Thank for the insight, maybe we need to start a new thread about traveling to England for us Yanks.
Darin
Make sure you book an automatic. They are far less common than in the US and must be specified with a rental company.

And, speaking from Scotland, please ensure you use term UK or Britain unless you are talking very specifically and uniquely about England.
 

cciaffone

Well-Known Member
No! No! No! You do NOT want a slush box!

You want a manual transmission, clutch and all. We been driving
4/5 speeds for decades. You have more control, more feel. Especially
in Yorkshire where roads can evaporate in seconds as you crest a
steep climb (as in the hills above Askrigg).
 

Big Unc

Well-Known Member
No! No! No! You do NOT want a slush box!

You want a manual transmission, clutch and all. We been driving
4/5 speeds for decades. You have more control, more feel. Especially
in Yorkshire where roads can evaporate in seconds as you crest a
steep climb (as in the hills above Askrigg).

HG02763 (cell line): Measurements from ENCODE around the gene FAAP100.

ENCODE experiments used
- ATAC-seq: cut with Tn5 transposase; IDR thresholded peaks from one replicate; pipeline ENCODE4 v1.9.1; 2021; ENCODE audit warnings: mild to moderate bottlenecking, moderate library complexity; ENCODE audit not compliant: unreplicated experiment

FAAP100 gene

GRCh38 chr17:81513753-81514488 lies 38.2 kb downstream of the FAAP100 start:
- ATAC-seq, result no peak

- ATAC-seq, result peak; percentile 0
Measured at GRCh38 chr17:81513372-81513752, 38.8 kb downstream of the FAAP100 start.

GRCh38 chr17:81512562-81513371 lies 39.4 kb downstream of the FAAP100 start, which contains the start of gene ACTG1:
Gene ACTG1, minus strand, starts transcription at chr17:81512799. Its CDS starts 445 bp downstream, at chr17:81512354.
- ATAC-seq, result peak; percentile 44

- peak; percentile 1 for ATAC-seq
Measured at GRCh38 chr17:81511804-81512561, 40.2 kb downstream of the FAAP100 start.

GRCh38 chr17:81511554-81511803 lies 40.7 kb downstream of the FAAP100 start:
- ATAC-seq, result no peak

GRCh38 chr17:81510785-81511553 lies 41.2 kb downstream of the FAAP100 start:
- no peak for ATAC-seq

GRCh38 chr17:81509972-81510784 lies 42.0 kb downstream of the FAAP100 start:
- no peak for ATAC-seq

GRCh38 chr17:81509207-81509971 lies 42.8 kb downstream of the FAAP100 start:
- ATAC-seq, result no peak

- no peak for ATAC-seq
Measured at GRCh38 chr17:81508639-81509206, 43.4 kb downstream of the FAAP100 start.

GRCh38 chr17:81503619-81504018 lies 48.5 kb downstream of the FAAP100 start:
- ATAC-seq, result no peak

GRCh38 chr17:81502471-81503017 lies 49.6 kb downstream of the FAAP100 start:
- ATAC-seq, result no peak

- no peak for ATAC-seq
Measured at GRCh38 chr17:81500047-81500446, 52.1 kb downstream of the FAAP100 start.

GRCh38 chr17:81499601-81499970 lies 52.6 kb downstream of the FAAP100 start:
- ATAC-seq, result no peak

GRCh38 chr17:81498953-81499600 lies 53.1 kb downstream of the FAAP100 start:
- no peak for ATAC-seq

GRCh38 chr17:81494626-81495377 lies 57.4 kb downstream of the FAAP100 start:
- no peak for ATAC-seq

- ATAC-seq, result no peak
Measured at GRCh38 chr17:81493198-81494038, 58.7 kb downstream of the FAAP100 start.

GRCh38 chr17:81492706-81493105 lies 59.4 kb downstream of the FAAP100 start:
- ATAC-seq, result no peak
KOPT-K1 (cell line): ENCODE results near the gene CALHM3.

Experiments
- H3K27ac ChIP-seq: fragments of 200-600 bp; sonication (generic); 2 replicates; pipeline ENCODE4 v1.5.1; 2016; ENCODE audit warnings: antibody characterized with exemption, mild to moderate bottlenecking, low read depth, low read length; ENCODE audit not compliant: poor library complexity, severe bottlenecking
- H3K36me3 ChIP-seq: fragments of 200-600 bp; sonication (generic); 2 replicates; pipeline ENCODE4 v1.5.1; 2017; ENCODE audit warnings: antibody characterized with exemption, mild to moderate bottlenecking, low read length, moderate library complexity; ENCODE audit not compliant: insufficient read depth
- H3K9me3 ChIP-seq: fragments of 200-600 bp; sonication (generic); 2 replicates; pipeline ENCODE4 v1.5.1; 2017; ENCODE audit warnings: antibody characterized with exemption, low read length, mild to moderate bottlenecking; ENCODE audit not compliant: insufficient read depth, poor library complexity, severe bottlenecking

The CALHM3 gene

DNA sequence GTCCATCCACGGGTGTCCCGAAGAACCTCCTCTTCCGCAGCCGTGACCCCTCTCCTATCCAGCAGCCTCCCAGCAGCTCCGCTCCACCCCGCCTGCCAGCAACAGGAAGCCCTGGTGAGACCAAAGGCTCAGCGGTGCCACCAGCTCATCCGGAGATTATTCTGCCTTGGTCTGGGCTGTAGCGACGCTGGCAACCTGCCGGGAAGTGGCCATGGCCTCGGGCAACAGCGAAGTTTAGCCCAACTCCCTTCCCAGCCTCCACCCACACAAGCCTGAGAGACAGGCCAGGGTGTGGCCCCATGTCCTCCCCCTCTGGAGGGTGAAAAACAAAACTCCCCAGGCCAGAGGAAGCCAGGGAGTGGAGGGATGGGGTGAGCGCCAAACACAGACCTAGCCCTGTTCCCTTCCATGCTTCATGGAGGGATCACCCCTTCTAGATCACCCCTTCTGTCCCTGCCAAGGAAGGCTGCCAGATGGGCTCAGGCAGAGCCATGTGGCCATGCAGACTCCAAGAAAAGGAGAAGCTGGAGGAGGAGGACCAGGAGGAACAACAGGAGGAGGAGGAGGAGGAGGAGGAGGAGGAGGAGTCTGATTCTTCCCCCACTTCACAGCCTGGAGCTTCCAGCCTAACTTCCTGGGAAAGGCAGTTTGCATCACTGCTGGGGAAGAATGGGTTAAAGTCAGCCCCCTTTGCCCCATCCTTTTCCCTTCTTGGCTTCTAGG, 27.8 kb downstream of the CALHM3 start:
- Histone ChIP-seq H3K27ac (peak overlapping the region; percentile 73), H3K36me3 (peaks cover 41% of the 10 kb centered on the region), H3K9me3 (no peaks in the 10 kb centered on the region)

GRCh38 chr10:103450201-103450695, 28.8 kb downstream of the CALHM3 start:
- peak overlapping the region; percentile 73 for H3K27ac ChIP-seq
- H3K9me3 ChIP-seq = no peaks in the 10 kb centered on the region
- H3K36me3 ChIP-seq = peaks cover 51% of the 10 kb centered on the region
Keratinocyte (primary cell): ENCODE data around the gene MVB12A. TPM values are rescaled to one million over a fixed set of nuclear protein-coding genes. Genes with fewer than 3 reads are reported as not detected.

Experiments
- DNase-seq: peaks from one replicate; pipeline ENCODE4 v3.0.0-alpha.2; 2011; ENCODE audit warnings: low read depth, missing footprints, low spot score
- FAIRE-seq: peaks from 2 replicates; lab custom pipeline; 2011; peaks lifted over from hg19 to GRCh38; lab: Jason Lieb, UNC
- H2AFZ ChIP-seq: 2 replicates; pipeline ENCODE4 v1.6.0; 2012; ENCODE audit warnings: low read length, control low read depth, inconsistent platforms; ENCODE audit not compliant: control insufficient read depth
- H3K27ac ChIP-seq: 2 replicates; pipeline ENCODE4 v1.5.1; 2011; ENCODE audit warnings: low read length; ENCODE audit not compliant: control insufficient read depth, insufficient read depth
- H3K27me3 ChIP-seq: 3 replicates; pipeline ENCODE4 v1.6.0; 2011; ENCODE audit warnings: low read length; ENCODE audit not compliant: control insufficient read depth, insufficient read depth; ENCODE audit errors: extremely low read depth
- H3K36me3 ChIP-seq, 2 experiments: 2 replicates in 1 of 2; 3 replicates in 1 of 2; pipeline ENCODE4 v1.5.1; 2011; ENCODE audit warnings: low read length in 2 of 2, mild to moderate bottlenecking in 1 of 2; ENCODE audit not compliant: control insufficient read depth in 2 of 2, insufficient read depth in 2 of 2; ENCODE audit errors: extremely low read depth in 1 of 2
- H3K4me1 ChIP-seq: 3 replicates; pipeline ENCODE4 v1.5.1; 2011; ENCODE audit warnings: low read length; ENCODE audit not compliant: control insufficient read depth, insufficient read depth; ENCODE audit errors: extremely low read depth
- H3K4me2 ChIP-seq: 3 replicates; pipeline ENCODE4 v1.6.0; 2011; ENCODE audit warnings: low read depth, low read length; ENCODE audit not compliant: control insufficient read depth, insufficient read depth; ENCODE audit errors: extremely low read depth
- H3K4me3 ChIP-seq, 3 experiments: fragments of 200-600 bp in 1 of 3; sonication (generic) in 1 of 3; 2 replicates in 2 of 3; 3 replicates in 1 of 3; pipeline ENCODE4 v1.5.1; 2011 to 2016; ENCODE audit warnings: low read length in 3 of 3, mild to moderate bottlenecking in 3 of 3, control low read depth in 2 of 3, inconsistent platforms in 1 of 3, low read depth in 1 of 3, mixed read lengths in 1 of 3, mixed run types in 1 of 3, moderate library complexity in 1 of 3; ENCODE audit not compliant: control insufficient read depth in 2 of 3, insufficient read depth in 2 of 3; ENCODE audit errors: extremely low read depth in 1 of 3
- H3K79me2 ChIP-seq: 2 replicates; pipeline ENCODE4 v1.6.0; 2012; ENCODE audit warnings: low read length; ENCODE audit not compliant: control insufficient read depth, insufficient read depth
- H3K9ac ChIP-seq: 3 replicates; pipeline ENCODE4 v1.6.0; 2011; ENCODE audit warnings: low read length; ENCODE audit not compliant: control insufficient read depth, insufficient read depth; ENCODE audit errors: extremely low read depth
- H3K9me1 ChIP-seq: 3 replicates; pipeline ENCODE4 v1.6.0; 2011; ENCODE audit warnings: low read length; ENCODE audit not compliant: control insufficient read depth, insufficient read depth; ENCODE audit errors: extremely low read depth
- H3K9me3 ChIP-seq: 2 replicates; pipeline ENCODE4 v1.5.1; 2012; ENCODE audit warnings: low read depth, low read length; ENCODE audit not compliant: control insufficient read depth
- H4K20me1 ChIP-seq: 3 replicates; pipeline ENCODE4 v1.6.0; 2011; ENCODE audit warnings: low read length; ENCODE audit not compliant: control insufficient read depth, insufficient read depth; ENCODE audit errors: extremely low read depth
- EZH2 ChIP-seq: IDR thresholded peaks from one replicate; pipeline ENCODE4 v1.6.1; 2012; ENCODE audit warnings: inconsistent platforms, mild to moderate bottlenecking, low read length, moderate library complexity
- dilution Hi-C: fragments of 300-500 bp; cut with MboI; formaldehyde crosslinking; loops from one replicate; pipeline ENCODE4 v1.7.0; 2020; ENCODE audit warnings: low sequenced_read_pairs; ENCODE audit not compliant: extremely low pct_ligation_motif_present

Haven't a clue what you mean here. Both cars are now automatics. It's an age thing. Haven't driven a manual for around two years. If in US driving on the other side of the road do not want distraction of gear-changing. And Yorkshire roads have nothing in difficulty compared with Scotland's.
 

barmpot

Well-Known Member
And, speaking from Scotland, please ensure you use term UK or Britain unless you are talking very specifically and uniquely about England.
And I believe that Britain excludes Northern Ireland, whereas UK includes it. England is often used interchangeably with Britain but I am with Big U here - they are not.

For one view on this see the Flanders and Swann song "The English are best"

http://www.traditionalmusic.co.uk/folk-song-lyrics/English.htm

 

Big Unc

Well-Known Member
And I believe that Britain excludes Northern Ireland, whereas UK includes it. England is often used interchangeably with Britain but I am with Big U here - they are not.

For one view on this see the Flanders and Swann song "The English are best"

http://www.traditionalmusic.co.uk/folk-song-lyrics/English.htm
I would suggest to be strictly correct, Great Britain (which is the largest of the British Isles) does not include Northern Ireland. The UK is the United Kingdom of Great Britain and Northern Ireland.

I have a feeling that the term 'Britain' geographically is a region including the British Isles, (Great Britain and the whole of Ireland) plus Brittany. But, of course, I could be lying.